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Universities and colleges on Island see declines in enrolments

Post-secondary institutions blame pandemic, strong job market and slow processing of international study permit applications.

The University of Victoria, Vancouver Island University, Camosun College and other post-secondary institutions are grappling with a decline in enrolment in the wake of the COVID-19 pandemic.

UVic says its international enrolment is down about 16 per cent compared to the previous year, although domestic enrolment is expected to be steady and to reach targets.

Vancouver Island University says domestic and international enrolments have not yet returned to pre-pandemic levels, and record inflation has also hurt its financial situation. As a result, Vancouver Island University is looking to “significantly limit spending” in its 2023-24 budget, which is expected to be finalized in March.

At Camosun, enrolment for the fall of 2022 was down by around four per cent from the previous fall, the college said in a statement.

While the number of international students at Camosun is on the rise, it said, it still hasn’t reached pre-pandemic levels.

Another factor, the college said, is the fact that the region has some of the lowest unemployment rates in the country.

“Enrolment in post-secondary education is typically inverse with the economic cycle, where low unemployment usually impacts trades and vocational education, as well as demand for adult basic education and upgrading,” the college said.

UVic also cites a recovering labour market that has increased employment opportunities for prospective students as a factor in enrolment declines, along with federal delays in processing international study permits.

Immigration, Refugees and Citizenship Canada said that although it set a record in 2022 when it processed 739,000 study permits, issues such as aging technology have led to a backlog in applications that it’s dealing with through improved equipment and the hiring of more staff.

The enrolment declines are being felt in post-secondary ­institution budgets.

UVic, which currently has about 22,000 students, said in a statement that more than 90 per cent of the school’s operating budget is directly tied to the number of tuition-paying students.

A budget outlook sent to UVic staff from vice-president academic and provost Elizabeth Croft and Kristi Simpson, vice-president finance and operations, said the hiring pause helped avoid a budget deficit — which the provincial government does not allow universities to have.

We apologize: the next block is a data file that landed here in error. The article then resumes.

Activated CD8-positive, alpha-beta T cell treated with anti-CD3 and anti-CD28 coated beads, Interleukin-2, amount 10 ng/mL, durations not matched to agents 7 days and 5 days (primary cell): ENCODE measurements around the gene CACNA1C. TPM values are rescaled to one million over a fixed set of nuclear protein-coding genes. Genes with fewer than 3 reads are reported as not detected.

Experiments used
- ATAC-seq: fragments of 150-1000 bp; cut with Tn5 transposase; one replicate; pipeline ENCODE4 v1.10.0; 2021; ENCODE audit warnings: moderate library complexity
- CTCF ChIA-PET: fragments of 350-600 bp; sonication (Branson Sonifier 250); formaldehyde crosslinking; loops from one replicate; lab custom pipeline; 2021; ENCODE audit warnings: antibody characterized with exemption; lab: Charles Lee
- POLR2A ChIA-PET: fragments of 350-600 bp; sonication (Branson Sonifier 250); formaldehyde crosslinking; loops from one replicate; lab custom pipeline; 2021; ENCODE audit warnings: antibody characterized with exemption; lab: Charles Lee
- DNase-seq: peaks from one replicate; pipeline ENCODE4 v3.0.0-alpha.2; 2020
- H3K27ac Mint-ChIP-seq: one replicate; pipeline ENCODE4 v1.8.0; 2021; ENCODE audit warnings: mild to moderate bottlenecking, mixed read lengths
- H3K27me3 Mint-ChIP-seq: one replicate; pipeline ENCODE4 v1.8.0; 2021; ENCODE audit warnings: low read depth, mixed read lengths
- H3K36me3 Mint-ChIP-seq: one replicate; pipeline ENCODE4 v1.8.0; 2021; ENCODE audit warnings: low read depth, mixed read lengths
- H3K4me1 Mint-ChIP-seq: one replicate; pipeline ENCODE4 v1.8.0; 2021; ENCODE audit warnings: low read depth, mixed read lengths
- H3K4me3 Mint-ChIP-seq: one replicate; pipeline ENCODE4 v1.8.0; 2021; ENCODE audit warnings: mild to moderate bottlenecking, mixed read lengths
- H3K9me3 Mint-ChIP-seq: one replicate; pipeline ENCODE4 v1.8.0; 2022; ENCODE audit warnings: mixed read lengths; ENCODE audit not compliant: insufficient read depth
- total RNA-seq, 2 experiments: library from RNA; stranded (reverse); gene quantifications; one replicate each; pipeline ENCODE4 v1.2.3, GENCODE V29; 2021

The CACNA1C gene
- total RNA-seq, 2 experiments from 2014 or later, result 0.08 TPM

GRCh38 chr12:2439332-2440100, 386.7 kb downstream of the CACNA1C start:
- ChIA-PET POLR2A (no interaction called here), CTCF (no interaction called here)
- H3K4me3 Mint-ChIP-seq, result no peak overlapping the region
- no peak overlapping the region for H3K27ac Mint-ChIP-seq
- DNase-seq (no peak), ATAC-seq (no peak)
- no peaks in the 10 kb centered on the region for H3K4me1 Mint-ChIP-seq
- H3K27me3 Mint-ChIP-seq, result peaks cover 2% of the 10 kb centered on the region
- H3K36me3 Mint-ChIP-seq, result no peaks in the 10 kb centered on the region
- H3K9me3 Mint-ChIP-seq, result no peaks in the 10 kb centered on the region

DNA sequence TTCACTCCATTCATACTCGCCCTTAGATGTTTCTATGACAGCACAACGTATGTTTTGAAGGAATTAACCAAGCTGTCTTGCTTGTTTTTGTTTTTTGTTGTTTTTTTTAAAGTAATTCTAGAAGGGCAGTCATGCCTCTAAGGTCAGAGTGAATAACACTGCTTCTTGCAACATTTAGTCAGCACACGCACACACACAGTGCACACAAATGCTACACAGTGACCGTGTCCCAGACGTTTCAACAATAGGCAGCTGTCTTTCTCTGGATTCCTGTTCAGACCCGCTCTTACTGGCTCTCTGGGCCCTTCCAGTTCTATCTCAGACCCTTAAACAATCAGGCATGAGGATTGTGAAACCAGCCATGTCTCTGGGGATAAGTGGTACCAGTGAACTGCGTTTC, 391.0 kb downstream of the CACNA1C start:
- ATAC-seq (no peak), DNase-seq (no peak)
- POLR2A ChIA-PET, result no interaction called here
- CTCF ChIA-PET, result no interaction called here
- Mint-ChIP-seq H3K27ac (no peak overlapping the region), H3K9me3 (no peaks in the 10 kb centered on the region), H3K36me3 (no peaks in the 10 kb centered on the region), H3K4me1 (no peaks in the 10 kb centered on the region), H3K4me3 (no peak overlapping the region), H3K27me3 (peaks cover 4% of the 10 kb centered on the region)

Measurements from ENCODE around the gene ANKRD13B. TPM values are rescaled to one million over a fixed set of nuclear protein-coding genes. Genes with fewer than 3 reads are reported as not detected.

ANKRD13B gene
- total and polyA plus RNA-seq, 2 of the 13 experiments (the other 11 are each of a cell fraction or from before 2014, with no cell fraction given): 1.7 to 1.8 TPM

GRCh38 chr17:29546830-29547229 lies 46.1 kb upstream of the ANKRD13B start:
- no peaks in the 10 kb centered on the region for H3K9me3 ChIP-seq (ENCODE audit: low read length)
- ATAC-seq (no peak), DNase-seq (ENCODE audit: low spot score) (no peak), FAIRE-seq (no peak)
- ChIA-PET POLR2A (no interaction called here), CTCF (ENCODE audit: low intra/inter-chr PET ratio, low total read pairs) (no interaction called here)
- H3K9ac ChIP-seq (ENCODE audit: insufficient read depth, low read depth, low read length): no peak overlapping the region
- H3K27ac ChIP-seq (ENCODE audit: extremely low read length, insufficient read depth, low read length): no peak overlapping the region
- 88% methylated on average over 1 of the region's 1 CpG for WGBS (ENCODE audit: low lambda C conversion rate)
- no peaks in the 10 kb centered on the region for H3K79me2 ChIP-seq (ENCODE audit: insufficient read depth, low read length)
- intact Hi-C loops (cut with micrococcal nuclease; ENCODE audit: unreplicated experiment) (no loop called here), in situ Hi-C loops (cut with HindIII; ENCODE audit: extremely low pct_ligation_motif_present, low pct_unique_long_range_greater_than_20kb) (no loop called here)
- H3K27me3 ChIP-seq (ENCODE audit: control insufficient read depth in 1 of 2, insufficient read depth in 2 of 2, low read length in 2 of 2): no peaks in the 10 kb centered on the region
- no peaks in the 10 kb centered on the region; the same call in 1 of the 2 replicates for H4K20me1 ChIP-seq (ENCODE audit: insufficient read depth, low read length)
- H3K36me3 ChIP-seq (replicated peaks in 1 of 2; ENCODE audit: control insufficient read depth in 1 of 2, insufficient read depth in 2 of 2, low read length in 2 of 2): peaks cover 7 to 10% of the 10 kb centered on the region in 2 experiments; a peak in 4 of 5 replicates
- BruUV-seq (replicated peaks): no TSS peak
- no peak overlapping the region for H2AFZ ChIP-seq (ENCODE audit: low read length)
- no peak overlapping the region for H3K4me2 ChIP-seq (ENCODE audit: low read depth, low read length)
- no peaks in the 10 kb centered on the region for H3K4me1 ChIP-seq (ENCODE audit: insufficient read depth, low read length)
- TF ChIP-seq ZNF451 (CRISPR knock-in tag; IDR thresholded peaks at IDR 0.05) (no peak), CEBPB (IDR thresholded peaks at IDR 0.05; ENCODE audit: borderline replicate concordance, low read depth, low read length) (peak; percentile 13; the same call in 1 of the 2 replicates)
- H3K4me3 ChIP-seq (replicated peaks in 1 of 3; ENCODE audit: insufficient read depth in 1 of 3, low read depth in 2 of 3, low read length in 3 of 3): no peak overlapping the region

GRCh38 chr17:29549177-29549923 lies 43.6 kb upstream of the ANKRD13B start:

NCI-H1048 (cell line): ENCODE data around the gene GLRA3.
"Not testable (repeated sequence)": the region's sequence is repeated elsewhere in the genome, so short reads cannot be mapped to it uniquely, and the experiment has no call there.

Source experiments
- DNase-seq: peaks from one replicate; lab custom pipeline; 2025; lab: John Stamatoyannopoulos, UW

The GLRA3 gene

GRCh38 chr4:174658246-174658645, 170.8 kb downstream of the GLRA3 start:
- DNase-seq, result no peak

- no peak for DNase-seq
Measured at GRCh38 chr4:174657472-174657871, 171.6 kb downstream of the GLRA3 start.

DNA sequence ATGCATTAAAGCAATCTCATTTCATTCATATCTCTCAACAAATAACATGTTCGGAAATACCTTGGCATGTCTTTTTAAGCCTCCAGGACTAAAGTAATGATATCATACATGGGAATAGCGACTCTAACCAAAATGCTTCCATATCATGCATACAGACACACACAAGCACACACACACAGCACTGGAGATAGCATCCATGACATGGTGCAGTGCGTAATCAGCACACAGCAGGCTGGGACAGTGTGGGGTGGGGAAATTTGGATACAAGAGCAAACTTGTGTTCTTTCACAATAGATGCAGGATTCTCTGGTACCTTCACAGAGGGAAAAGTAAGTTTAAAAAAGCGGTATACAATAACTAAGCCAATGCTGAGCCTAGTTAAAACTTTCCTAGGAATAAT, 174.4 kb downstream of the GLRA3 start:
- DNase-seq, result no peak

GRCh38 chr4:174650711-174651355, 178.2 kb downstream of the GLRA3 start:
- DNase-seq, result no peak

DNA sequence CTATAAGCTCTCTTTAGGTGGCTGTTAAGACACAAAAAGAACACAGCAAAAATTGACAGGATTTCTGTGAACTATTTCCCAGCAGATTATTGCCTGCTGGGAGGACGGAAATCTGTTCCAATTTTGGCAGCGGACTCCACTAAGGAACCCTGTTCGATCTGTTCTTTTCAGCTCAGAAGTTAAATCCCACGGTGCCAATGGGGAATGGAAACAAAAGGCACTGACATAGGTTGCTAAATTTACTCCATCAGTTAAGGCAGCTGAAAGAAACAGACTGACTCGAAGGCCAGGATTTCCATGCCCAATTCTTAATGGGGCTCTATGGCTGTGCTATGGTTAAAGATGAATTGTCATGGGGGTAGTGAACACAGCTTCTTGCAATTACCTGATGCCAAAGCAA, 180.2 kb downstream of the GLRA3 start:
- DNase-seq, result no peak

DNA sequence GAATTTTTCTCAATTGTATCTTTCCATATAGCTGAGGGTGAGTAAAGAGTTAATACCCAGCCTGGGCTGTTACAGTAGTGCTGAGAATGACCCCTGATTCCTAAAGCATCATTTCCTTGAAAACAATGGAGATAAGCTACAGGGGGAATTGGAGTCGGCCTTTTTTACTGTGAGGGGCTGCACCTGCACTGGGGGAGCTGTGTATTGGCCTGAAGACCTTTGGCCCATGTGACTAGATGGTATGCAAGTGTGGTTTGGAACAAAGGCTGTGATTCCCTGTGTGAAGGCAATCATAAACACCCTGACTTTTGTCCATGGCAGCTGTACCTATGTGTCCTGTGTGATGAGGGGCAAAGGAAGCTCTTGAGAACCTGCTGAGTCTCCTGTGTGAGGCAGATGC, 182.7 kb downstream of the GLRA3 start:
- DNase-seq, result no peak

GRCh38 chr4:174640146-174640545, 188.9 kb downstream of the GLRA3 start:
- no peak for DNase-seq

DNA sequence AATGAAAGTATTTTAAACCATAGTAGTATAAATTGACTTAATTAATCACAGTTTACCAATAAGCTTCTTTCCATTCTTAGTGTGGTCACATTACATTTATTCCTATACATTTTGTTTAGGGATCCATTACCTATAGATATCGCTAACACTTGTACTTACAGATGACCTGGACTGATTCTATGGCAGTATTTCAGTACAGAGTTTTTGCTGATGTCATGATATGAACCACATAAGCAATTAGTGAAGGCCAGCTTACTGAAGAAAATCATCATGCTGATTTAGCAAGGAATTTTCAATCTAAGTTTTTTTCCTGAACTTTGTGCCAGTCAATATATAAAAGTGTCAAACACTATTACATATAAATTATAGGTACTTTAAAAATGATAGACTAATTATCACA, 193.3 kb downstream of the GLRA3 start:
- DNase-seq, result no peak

Still, the university has advised faculty and staff to expect a four per cent budget reduction for 2023-24. Operating expenditures for 2022-23 are $463 million.

The university said it’s taking steps to increase enrolment with beefed-up student recruitment and offering more scholarships and bursaries to make education more affordable. Tuition for the current school year for the majority of arts and sciences programs is $6,045 for domestic students, and $27,836 for international students.

“We also continue to foster and grow our long-term partnerships with schools all over the world — including in Europe, Asia and North and South America — to welcome students to do their undergraduate and graduate studies here at UVic,” it said in a statement

The new West Shore campus is also expected to help grow enrolment. A partnership involving UVic, Royal Roads University and Camosun, with funding support from the provincial government and City of Langford, the new campus is scheduled to open for students in 2024.

The Professional Employees Association, which represents about 1,200 academic and administrative staff at UVic — including program co-ordinators, academic assistants and laboratory assistants — wants to ensure that budget cuts don’t harm its members or affect students’ experience, said labour-relations officer Samantha Montgomery.

“We don’t know what the impact will be, and it’s been almost a decade since we’ve had anything like this,” Montgomery said. “They’ve lifted the hiring hold and review, but then announced the need for base budget reductions.”

When UVic was dealing with a budget deficit in 2013, it cut about 80 faculty and staff — although 36 of those positions were already vacant. About 25 Professional Employees Association members were laid off.

Montgomery said some unions are still in negotiations with the university, and it’s the Professional Employees Association’s understanding that the projected budget reduction “won’t undo the terms of the deals that we’ve reached or are about to reach.”

There could still be staffing impacts, however, “if certain units can’t weather the storm,” she said, calling for more provincial funding.

“That’s where, from our perspective, we need a strong commitment from the provincial government to help make sure that post-secondary institutions aren’t harmed by declining enrolment.”

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